Final Stretch? ANC NEC gives Ace Magashule 30 days to step aside, calls for discipline
The Radical Economic Transformation faction of the ANC has effectively been banned from organising and faces disciplinary action by the party.
ANC Secretary-General Ace Magashule has been given 30 days to step aside from his role or face suspension and disciplinary action by the party.
President Cyril Ramaphosa announced late on Monday that these 30 days could not be used to review the decision of the Integrity Commission that Magashule must stand down after being charged with 74 counts of corruption and fraud by the National Prosecuting Authority for the squandering of R233-million in an asbestos roof audit in the Free State.
It is 105 days since the Integrity Commission made its finding in December 2020, and Magashule has dodged stepping aside, arguing that he can only be instructed to do so by a conference of branches that elected him. But the National Executive Committee (NEC) had no truck with his argument, which the reform wing defeated.
“The NEC welcomed the decision by… Magashule to use this time to seek the counsel of past leaders of the movement. The NEC called on all ANC members to rally around this decision and not to engage in any acts of indiscipline, including through mobilisation or public statements that undermine implementation of the conference resolution,” said Ramaphosa.
The party resolved at its 2017 national conference that any representative (elected or employed) who was criminally charged should step aside. The rule has been unevenly applied, and Magashule used this as a battering ram to fight the NEC during the four days of its meeting which began on Friday. The meeting was heated and Magashule’s lieutenants spent all of Monday leaking threats of mass resignations if the NEC pushed him to stand down. These did not materialise by the time the meeting ended.
Neither the revised guidelines to provide the process by which members facing criminal charges should step aside nor the original 2017 resolution make provision for a 30-day period of counselling by previous leaders of the ANC.
The NEC was instructed by the Nasrec conference to “summarily suspend people who fail to give an acceptable explanation or to voluntarily step down while they face disciplinary, investigative or prosecutorial procedures”.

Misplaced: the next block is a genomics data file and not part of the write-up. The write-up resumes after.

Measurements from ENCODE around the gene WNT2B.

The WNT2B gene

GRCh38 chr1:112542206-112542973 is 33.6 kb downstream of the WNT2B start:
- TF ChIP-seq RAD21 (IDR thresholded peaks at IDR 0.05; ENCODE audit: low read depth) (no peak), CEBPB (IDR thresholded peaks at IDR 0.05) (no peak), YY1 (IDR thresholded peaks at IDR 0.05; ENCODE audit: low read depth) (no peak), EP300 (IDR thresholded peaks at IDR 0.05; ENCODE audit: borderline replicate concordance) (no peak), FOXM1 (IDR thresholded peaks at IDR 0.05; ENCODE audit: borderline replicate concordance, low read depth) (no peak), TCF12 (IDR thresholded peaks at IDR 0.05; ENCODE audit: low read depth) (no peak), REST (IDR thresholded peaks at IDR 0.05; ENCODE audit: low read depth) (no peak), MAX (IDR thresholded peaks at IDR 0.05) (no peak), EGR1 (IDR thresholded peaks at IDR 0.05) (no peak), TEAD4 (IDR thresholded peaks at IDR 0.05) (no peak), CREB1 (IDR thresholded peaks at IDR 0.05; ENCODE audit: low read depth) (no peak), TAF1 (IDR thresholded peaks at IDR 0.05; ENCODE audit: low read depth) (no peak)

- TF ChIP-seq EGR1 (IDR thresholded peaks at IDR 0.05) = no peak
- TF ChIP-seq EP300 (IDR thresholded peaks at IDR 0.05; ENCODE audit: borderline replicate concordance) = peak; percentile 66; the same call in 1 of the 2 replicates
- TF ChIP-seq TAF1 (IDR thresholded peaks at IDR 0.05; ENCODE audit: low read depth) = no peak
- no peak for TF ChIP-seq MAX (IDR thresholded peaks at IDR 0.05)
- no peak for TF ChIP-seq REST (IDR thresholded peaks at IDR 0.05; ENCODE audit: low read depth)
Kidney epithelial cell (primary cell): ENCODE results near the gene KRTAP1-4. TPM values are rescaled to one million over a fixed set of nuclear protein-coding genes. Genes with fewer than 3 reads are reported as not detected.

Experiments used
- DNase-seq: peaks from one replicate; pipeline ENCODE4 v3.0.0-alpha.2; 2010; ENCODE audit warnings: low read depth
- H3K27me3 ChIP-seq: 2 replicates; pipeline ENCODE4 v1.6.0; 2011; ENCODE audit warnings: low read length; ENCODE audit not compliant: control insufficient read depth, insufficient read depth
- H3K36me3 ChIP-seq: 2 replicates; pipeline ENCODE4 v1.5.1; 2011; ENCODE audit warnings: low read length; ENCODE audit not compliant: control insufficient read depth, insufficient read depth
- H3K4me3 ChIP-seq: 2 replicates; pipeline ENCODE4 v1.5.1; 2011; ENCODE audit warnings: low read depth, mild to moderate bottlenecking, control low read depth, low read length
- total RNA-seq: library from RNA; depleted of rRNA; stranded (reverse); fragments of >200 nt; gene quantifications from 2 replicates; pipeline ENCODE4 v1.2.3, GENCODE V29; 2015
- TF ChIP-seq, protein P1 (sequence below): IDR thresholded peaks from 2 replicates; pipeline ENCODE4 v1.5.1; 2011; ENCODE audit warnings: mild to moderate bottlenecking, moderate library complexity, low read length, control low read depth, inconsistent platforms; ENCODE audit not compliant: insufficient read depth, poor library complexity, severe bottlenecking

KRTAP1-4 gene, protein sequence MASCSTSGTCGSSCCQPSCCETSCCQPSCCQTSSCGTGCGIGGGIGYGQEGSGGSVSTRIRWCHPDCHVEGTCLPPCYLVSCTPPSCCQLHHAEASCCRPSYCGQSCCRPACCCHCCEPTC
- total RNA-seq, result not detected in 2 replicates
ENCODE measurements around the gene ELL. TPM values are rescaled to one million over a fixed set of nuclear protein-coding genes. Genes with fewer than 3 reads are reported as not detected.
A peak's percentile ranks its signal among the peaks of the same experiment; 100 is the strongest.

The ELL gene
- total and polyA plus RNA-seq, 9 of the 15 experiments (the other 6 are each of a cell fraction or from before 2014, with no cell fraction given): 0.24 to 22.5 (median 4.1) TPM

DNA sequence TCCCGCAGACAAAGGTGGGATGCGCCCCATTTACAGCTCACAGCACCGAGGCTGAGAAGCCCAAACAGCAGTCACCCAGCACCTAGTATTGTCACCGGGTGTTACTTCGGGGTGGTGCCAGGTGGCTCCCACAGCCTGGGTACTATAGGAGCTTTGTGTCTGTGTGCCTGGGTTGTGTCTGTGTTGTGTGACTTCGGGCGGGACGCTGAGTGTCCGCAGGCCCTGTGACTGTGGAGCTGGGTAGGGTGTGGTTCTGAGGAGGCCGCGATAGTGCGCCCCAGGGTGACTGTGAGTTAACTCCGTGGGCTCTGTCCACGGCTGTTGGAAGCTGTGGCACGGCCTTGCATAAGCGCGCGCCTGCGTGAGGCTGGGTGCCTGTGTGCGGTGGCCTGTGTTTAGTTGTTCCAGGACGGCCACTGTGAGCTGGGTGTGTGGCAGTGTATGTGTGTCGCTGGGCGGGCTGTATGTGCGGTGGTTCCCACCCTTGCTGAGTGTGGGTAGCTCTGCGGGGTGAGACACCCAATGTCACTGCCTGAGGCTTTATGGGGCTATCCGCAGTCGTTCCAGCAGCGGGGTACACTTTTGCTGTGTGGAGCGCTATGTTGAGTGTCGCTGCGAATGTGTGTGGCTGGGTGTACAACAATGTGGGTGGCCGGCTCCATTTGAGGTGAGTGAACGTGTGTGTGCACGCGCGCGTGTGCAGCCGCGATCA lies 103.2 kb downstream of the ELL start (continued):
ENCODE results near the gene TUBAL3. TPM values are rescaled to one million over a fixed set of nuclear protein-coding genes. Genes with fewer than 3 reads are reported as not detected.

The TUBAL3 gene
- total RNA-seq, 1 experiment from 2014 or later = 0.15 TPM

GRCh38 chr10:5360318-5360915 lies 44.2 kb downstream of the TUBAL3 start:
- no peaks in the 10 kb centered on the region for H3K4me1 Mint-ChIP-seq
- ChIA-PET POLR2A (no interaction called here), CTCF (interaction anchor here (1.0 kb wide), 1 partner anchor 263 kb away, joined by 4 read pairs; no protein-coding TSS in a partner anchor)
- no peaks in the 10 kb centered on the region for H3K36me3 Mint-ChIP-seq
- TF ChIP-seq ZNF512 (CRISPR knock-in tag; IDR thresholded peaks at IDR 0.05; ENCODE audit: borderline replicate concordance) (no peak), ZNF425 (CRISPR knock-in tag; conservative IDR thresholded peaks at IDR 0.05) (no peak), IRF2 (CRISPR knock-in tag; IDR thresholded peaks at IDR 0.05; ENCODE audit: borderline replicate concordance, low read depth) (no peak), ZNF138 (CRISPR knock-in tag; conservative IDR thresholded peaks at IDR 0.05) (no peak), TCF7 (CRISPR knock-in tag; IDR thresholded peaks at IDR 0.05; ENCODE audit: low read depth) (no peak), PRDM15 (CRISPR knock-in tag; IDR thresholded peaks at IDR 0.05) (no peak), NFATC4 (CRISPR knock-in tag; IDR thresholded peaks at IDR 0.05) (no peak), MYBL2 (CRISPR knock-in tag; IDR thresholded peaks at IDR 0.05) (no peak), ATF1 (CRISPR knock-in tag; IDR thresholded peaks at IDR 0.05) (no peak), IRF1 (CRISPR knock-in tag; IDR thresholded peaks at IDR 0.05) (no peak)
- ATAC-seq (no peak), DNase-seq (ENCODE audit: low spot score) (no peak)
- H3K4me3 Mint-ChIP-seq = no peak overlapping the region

Magashule was charged 137 days ago and made his first court appearance in November 2020.
Rankled by the factionalism gripping the party, Ramaphosa also announced an effective ban on the Radical Economic Transformation (RET) faction.
“The NEC… condemned the establishment of groups operating as an organised faction within the ANC to undermine [the ANC]. The meeting agreed that no ANC member should associate themselves with or be involved in the so-called RET Forces. [The NEC] will not allow any member of the ANC to use the resources and premises of the ANC to hold meetings of the RET or any other faction.”
Mildred Oliphant, the chairperson of the ANC National Disciplinary Committee, has been instructed to investigate and formulate charges against the RET faction, represented at ANC headquarters Luthuli House by Carl Niehaus, who works in Magashule’s office. He recently authored a document outlining the RET group’s economic policy positions.
The NEC again reiterated its support for the Zondo Commission of Inquiry into State Capture – as a counterpoint to its former president Jacob Zuma, who has refused to appear before it and issued repeated attacks against the judiciary for orders that he obey summonses to appear.
“The NEC views its submission [to be made to the Zondo Commission in April] as necessary to the work of the commission and important for the broader effort to confront State Capture,” said Ramaphosa.
And while the party has effectively banned the RET and the MK Military Veterans Association’s use as a private militia, it has encouraged members to join the Defend our Democracy movement. The movement, launched early this month, has senior ANC veterans in its ranks.
“The NEC expressed concern at the use of the name Umkhonto we Sizwe to promote factionalism in the ANC. [It] warned against utterances or actions that bring the proud history and notable legacy into disrepute,” said the party in its statement.
It warned that society was increasingly defining the governing party as a “multiplicity of factions pursuing their selfish interests”.
Ramaphosa looked exhausted as he read the five-page statement. The NEC meeting was long, draining and divided, and Magashule looks set to turn the next 30 days into a battleground of disinformation and lobbying.
“The NEC noted the re-emergence of an orchestrated campaign of ‘fake news’ directed against President Cyril Ramaphosa and other leaders – akin to the disinformation crusade South Africa experienced during the height of state capture,” the statement said.
Iqbal Survé’s newspapers have published an ‘exclusive’ claiming that billionaire Johann Rupert had instructed Ramaphosa to get rid of Magashule, and claimed on Monday that Cooperative Governance Minister Nkosazana Dlamini Zuma had spoken out at the meeting about this. The reports offered no evidence and have been forcefully denied. DM